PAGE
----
Hard to believe we are finishing up the second week of school. After eight years of homeschooling the grades, and I guess more years if you count in the last kindergarten year, I have come to a few conclusions regarding scheduling that could be helpful to other parents:
1. Schedule your school year and have your blocks cover LESS time than the weeks of school you have available. For instance, if you have 35 weeks for school, plan blocks for 32 weeks. This way, you can take advantage of being a homeschooler and go visit places around you, go to neighborhood farms, or whatever it is in your area that you would like to visit and do during the school year and not feel guilty about “losing days”. This is not as big an issue in grades 1-5, as these experiences work into the curriculum and there is less “bookwork”, but I think it does become more of an issue in the upper grades.
2. Schedule your starting date carefully. For quite a while when my oldest was little, we always started after Labor Day. Then I adjusted and started when the children in our neighborhood were starting . This year, our start date was around then. One child in the grades was enthusiastic to go back and the other child was decidedly not. So, you may not make everyone happy, but I feel like this year we could have started a few weeks after we actually did.
Six Year Old Kindergarten – It is so much fun having a little kindergartner in the house! We have worked with the stories of St. Herman of Alaska, St. Mary and this coming week St. Aidan as part of our family religious life. We have had a very long circle with foot plays, fingerplays,, and songs based upon the them of the garden, especially sunflowers and insects. I have taken the story of “Hans and the Beautiful Flower” and modified it for our season and geographic area and told it with silk marionettes, with wooden figures, and without props. We have baked, painted, made seasonal crafts, and modeled with beeswax. Kindergarteners,, at least mine, are such willing helpers around the house too, so all the cleaning and sweeping is part of our daily lives and tasks. Our little guy is just naturally counting forwards and backwards as part of life, and picking out letters and sounds by himself. So, I think when we get to first grade next fall it will be a fun year. I already have an idea for a theme for first grade circulating in my head! Other than that, he is busy playing and being active.
Fifth Grade – We started this year with a good, solid rhythm. We have two opening verses, several tongue twisters and then math games with either bean bags, a ball or copper rods, along with a botany verse and sometimes a tie-in with grammar. Then we normally review math, cursive writing and/or some spelling, and have a brief break for a read-aloud . These past few weeks we have read Holling C. Holling’s “Tree in the Trail” and “Paddle to the Sea” and got acquainted with maps of the United States… Then we have a little verse for beginning our main lesson and we have been diving into botany. Our first week of botany felt a little unsettled and rather lukewarm, but this second week focusing on fungi and moving into algae has been very good. We had a mushroom hunt and have been doing drawing, wet on wet painting, and clay modeling of mushrooms. We have practiced quite a bit of shaded drawing. Next week we have a field trip planned to a local garden, and I hope to keep things active the rest of this block. I have more to say on this block since it is our second time through the material, and I hope to write a post on this topic.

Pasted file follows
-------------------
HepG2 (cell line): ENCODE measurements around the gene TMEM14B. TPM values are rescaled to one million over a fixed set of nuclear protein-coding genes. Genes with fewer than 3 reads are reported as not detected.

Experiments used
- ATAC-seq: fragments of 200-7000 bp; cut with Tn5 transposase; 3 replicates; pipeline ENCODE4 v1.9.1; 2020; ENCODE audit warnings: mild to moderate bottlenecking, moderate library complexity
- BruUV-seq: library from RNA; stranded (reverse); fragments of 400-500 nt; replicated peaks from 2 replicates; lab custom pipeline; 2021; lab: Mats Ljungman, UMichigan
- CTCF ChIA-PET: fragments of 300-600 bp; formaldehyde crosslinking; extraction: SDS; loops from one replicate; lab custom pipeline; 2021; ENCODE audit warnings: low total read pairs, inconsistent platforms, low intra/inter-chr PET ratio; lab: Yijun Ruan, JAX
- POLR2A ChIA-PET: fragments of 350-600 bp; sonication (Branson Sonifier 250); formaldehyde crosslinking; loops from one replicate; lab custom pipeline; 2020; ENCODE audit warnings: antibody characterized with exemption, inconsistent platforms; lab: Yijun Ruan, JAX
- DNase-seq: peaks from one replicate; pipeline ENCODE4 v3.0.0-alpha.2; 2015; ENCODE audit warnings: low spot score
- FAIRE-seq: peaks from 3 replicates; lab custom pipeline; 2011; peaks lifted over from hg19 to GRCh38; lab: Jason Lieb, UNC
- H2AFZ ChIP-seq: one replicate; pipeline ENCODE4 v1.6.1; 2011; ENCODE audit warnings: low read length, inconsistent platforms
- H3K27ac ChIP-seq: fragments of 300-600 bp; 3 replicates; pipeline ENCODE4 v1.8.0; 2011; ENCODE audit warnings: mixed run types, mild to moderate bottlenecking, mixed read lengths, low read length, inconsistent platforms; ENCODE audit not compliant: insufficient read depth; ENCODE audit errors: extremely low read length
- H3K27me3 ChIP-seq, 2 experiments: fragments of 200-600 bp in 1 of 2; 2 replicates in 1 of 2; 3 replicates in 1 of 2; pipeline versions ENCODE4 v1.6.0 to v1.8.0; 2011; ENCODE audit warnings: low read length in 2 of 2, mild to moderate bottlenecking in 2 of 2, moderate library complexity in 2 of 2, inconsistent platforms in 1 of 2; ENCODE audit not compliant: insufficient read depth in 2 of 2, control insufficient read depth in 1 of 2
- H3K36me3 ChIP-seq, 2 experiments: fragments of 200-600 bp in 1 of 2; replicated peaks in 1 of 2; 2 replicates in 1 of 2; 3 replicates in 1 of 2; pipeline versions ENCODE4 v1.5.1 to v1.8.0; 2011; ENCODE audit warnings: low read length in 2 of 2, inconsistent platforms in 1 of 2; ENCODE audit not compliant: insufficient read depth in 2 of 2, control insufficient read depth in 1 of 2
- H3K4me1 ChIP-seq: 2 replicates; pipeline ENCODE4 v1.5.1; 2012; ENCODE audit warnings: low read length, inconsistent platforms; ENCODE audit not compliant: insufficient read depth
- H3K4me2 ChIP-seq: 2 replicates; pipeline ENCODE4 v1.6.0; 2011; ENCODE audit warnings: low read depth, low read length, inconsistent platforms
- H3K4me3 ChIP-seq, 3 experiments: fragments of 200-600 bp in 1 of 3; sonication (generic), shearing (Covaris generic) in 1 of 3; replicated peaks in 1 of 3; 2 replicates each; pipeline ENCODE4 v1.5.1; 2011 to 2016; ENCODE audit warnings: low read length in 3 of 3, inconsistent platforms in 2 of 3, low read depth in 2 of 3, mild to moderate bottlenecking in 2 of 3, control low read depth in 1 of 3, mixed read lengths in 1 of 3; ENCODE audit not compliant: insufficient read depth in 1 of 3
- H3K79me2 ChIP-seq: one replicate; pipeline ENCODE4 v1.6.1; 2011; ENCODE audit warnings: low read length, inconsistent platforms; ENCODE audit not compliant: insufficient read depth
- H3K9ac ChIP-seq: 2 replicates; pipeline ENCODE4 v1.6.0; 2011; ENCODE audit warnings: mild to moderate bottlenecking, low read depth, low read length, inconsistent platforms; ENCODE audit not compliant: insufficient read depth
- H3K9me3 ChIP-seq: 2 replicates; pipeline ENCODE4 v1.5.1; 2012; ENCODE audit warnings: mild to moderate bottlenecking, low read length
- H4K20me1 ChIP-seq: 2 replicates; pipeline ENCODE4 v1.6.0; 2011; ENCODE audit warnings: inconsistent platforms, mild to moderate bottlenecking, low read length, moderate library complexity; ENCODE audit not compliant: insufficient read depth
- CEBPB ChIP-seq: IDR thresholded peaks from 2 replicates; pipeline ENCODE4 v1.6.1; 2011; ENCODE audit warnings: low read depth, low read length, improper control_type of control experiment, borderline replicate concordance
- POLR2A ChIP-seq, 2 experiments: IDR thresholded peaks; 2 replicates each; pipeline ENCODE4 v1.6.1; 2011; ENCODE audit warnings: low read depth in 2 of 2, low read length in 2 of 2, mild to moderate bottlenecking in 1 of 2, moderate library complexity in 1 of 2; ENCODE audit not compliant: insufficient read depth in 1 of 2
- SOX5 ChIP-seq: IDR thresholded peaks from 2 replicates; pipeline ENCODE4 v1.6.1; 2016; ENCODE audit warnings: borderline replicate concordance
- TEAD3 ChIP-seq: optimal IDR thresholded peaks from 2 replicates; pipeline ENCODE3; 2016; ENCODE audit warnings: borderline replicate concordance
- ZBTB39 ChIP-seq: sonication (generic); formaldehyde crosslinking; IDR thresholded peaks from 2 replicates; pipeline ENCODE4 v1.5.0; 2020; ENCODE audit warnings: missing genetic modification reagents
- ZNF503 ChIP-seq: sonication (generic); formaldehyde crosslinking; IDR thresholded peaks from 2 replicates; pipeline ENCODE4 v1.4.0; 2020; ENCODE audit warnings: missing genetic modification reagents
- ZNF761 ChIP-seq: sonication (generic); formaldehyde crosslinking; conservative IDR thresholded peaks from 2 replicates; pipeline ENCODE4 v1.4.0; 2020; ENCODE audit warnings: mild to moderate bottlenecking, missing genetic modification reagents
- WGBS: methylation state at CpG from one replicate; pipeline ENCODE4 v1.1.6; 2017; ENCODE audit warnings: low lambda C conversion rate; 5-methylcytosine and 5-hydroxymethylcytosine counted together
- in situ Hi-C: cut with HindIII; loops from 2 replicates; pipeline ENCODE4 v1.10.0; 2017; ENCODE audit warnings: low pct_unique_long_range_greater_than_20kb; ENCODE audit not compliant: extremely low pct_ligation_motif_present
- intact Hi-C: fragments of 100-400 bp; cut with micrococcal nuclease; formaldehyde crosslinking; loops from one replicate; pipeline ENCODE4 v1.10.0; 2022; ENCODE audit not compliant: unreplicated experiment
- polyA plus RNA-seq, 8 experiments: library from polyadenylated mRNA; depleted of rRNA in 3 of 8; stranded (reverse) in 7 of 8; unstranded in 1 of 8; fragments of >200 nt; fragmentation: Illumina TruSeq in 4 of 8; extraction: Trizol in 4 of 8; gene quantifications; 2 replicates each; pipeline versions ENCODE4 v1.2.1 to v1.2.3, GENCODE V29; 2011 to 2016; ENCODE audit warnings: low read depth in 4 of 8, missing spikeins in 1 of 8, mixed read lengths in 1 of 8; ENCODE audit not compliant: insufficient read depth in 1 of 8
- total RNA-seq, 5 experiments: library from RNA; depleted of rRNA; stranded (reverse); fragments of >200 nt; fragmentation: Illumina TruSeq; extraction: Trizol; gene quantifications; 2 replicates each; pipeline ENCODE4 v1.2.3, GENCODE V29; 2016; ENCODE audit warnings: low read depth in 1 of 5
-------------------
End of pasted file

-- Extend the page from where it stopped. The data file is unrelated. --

Eighth Grade – Our eighth grader was not ready to go back to school, so rather an unenthusiastic first week…although the work itself has been fine. Our eighth grader really enjoys geometry and geometric constructions, but I am still really thinking about this Platonic Solids block. One of the main pieces of this block that I learned in a workshop from our local Waldorf School is the transformation in clay from one Platonic Solid to another. Both my daughter and I found this rather daunting and difficult. Constructing these solids through the construction of paper nets and making models was more successful, and I think working with dowels and beeswax would be another way to approach this, although neither of these approaches has the fluidity of transforming one solid to another. We tied each element into one of the elemental forces (air, wind, water, fire and finally the cosmic force) and into where it generally appears in nature, but it all still felt rather flat to me. The resources we used including “Making Math Meaningful”; “Mathematics in Nature, Space and Time” and the little book “Platonic Solids” by Sutton, plus my notes and experiences from the workshop I attended. We moved into Loci toward the end of this week – constructing curves from straight lines, such as the Parabola, etc. “Making Math Meaningful” was helpful in this endeavor, although sometimes I find their instructions less than clear for non-mathematician me.
We have also been reviewing math, doing vocabulary, and reading “Across Five Aprils” and digging into literary analysis of this book. We have also spent some extra time discussing some life skills – great conversation skills and personal finance. I had grand plans to do World Geography for two afternoons a week to tie all the geography we have been doing since fifth grade together, but that hasn’t come together. I will see if we can get that started next week.
We have been doing some handwork in the afternoons, and busy in general with horses, 4H, and swimming.
Hope you all have had a good start to your school year!